Tag Archives: Nigerian Communications Commission

NCC set for mobile 5G trial

The Nigerian Communications Commission (NCC) has revealed it is ready to roll out fifth-generation (5G) mobile broadband licensing.

Umar Garba Danbatta

Umar Garba Danbatta, executive vice chairman of the NCC, told the International Telecommunication Union’s Telecom World event in Budapest, Hungary, that the 26, 38 and 42GHz spectrum frequencies have been reserved for 5G.

“We are waiting in anticipation for the standardisation process to be completed at the World Radio Communication in Egypt and then we can see how we can go forward with licensing process in the three frequencies,” he said.

“The other important step that African countries are taking is to address new forms of social anxiety occasioned by this emerging technology, 5G. There’s also the regulatory anxiety. Therefore, to do that, because of the practice we had in the past, every service we deploy is normally preceded by proof-of-concept trials. And 5G is not an exception.

“This is ongoing in Nigeria. The steps we are taking during the trials will involve the security agencies, who have a say on the security dimension of this new technology when it’s eventually rolled out. So we want to ensure they are fully involved.”

The NCC boss said the 5G roll-out will enhance broadband mobile services in various countries as well as address the anxiety of citizens by giving information about this important new technology.

“Whether all African countries will be ready by 2020 for the roll-out of commercial 5G services is something I cannot answer immediately, but I know our state of readiness is such that spectrum is being reserved in many countries and many are also doing trials. Nigeria is getting ready to do this trial.

“In Nigeria, we have divided the country into seven zones, and each has been assigned an infrastructure company to deploy broadband infrastructure.”

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NCC, NigComSat told to get ISO certified

The Nigerian Communications Commission (NCC) and the Nigerian Communications Satellite (NigComSat) have been directed by the federal government to achieve the International Standard Organisation (ISO) certification.

Isa Ali Ibrahim Pantami

Speaking at a National Information and Technology Agency (NITDA) event in Abuja, communications minister Isa Ali Ibrahim Pantami said the certification gives an organisation credibility and global recognition.

“The agencies under this ministry should stop the old ways of doing things and start taking their mandates to the next level. Heads of the agencies should make their staff understand that they could lose their jobs if they perform below standard,” he said.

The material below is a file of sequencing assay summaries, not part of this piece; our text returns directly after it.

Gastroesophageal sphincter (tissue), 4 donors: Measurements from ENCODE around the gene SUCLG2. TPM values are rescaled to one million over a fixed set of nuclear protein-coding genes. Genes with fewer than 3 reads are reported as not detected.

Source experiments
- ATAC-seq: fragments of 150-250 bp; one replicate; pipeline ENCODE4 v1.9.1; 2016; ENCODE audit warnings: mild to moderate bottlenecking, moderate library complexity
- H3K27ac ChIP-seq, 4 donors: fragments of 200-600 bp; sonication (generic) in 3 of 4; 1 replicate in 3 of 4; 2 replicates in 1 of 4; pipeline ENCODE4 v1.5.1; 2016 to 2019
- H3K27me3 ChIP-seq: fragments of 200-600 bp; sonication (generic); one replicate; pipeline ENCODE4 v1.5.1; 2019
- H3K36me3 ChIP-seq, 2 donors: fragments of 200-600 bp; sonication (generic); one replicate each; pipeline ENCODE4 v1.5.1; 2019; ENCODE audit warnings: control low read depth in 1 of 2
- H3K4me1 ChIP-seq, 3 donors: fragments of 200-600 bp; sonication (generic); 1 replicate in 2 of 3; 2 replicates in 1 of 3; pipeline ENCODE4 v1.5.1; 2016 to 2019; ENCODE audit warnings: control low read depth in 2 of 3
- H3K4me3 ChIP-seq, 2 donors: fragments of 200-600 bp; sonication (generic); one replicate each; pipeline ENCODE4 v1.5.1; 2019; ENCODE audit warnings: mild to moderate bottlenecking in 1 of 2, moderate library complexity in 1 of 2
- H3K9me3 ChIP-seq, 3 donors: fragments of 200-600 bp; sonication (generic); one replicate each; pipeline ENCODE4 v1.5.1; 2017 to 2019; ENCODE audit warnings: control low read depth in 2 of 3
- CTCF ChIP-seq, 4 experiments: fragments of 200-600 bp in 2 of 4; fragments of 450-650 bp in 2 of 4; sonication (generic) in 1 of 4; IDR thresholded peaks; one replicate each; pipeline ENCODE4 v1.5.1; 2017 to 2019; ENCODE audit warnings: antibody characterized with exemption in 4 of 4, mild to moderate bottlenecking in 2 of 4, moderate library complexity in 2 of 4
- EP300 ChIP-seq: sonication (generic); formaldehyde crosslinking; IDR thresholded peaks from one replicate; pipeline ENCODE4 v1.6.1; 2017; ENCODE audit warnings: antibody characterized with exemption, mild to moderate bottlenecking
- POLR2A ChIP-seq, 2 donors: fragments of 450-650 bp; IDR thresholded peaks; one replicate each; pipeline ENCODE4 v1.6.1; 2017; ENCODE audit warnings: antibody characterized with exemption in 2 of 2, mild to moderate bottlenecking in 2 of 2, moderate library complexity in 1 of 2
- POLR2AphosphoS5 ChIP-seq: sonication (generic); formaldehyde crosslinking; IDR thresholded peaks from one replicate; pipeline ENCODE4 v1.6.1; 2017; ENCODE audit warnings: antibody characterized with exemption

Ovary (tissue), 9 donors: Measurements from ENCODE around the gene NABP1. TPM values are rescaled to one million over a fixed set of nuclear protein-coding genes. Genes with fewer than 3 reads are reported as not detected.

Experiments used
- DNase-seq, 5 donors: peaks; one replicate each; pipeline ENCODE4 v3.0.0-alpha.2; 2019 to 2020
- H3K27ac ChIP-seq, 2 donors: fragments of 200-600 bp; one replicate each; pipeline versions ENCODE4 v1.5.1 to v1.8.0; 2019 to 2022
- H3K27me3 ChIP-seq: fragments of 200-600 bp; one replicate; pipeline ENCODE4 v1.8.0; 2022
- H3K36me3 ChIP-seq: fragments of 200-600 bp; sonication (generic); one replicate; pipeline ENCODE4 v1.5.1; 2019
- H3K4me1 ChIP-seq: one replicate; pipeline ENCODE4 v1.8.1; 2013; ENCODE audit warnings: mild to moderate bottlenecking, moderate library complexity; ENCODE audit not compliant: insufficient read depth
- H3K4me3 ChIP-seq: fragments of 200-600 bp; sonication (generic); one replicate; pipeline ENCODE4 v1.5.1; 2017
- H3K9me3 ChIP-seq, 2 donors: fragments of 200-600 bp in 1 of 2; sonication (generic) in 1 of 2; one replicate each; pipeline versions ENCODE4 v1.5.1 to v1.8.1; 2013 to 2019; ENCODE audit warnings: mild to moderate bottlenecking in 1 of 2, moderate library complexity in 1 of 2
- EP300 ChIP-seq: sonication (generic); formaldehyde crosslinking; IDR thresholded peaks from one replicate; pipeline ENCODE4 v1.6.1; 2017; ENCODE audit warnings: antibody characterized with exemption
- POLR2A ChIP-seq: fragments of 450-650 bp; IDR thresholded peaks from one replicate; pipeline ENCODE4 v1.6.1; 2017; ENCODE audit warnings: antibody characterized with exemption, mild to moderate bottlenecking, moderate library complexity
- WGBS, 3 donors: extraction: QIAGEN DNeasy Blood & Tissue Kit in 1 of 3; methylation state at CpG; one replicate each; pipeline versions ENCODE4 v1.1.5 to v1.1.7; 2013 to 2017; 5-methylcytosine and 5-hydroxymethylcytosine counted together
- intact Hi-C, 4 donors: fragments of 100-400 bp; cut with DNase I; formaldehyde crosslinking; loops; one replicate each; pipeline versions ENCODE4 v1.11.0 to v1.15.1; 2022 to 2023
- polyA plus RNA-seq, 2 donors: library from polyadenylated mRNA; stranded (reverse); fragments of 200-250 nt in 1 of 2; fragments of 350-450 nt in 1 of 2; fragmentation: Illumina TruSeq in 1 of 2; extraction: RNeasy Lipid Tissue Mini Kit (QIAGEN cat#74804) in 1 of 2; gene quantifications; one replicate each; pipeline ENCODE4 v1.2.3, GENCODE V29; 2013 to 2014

“ISO certification changes the perception of staff of any agency that has received it. I saw this myself when I was in NITDA and it has been testified to by many people. I believe these is no single staff of NITDA that this certification has not changed significantly.”

Pantami added that he was glad more companies and public institutions in Africa were getting ISO certifications.

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TV, radio licensing stirs mixed feelings

The recent move by Nigerian president Muhammadu Buhari to license radio and television stations has sparked a mixed reaction.

Lai Mohammed

While some commentators support the development, saying it will sanitise the online space and stop incendiary web-broadcast sites from fanning the embers of hate and division, others feel the move is inherently wrong.

Lai Mohammed, minister of information and culture, defended the move, which is part of wide-ranging reforms of the broadcasting industry. “Web TVs and radio stations, including foreign broadcasters beaming signals into Nigeria, will be licensed because we must bring sanity into this industry,” he said.

Online radio and television stations, known as over-the-top (OTT) services, are accessed by most internet users today. The Nigerian Communications Commission is under pressure about how and when to regulate OTT players, which have been described as a serious threat to traditional telecoms operators.

Although the NCC has repeatedly claimed that it will not regulate technology, stakeholders have called on the organisation to look for ways to curb the growing influence of OTT players such as Facebook, WhatsApp, Google, Wechat, Telegram, Viber, Skype and Imo.

Umar Danbatta, the NCC’s executive vice chairman and CEO, has urged mobile operators to restructure their business models to increase revenue in the face of challenges raised by OTT services.

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NCC names public affairs director

The Nigerian Communications Commission (NCC) has named an existing exec as its new director of public affairs.

Henry Chukwudumeme Nkemadu

Dr Henry Chukwudumeme Nkemadu’s appointment comes at a crucial time, with the regulator upping the ante in terms of its oversight of the Nigerian media industry, according to NCC executive vice-chairman Umar Garba Danbatta.

Nkemadu first joined the NCC in 2003 as its principal business development manager, handling proposals on capacity-building initiatives in liaison with international agencies.

He has worked in a variety of roles for the NCC, including a stint as head of special intervention projects. He also holds multiple degrees from universities in Nigeria and the US,.

“Dr Henry has had a rewarding opportunity of traversing the entire telecom regulatory ecosystem, which experience he will find handy as the new spokesman of the commission,” Danbatta said.

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